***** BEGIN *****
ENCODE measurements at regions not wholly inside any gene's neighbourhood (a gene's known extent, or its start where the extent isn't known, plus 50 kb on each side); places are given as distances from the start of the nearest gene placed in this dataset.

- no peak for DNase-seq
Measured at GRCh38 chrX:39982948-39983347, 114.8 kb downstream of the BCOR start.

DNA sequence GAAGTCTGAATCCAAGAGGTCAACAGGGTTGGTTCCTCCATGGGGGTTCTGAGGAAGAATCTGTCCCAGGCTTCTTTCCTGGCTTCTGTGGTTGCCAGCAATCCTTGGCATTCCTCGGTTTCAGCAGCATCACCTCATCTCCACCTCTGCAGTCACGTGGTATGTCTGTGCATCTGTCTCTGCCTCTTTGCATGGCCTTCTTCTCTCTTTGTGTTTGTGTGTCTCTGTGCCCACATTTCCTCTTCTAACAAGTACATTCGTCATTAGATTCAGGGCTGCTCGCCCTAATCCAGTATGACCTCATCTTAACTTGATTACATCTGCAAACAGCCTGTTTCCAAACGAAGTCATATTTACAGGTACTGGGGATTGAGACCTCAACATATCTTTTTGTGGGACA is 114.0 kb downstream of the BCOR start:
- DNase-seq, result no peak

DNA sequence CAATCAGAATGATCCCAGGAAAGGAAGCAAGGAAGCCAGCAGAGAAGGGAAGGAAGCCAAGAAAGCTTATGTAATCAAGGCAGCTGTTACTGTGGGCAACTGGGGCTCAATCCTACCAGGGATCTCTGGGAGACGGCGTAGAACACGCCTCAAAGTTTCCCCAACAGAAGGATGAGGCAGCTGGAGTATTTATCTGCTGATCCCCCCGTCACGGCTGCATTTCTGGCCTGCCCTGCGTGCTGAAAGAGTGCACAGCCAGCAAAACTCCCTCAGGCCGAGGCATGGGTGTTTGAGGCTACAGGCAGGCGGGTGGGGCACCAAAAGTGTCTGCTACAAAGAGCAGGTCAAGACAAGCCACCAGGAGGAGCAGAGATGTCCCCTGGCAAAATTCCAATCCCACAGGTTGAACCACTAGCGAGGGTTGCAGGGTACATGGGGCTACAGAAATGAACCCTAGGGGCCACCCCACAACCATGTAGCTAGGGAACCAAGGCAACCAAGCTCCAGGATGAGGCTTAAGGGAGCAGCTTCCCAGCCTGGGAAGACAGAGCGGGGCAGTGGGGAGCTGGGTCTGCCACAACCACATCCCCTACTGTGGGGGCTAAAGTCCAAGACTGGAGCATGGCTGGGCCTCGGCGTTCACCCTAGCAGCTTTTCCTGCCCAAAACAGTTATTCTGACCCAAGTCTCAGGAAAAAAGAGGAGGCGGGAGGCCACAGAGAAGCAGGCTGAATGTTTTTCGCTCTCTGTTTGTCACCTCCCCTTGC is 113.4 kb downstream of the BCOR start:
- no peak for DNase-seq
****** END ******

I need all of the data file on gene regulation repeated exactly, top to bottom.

ENCODE measurements at regions not wholly inside any gene's neighbourhood (a gene's known extent, or its start where the extent isn't known, plus 50 kb on each side); places are given as distances from the start of the nearest gene placed in this dataset.

- no peak for DNase-seq
Measured at GRCh38 chrX:39982948-39983347, 114.8 kb downstream of the BCOR start.

DNA sequence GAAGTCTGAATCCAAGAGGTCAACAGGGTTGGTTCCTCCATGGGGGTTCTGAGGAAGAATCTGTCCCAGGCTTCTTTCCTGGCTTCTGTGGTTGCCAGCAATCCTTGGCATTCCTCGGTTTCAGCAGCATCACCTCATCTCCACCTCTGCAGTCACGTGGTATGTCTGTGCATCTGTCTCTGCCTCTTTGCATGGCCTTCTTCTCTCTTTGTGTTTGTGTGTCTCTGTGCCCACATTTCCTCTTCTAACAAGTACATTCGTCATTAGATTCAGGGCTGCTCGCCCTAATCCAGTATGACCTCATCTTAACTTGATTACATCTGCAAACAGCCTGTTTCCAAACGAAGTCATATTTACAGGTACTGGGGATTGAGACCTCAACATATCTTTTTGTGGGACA is 114.0 kb downstream of the BCOR start:
- DNase-seq, result no peak

DNA sequence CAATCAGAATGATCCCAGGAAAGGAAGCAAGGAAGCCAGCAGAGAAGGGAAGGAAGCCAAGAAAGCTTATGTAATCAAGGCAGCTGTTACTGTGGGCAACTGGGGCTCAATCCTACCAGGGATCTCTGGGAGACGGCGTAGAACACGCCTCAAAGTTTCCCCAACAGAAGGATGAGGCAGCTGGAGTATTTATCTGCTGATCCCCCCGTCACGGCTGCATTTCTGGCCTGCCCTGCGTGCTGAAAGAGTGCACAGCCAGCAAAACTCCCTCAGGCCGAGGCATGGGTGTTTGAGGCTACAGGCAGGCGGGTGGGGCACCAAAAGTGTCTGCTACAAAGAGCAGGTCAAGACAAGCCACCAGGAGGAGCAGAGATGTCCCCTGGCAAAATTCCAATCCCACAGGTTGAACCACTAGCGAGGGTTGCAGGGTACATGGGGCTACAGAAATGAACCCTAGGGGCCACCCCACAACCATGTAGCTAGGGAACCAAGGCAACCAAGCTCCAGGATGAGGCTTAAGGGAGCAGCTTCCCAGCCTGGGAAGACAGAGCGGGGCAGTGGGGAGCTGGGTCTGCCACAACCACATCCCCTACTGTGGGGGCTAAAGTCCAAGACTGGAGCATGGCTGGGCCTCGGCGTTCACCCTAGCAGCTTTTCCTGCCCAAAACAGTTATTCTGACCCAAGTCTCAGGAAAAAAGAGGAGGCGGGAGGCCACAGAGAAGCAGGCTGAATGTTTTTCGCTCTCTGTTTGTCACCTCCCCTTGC is 113.4 kb downstream of the BCOR start:
- no peak for DNase-seq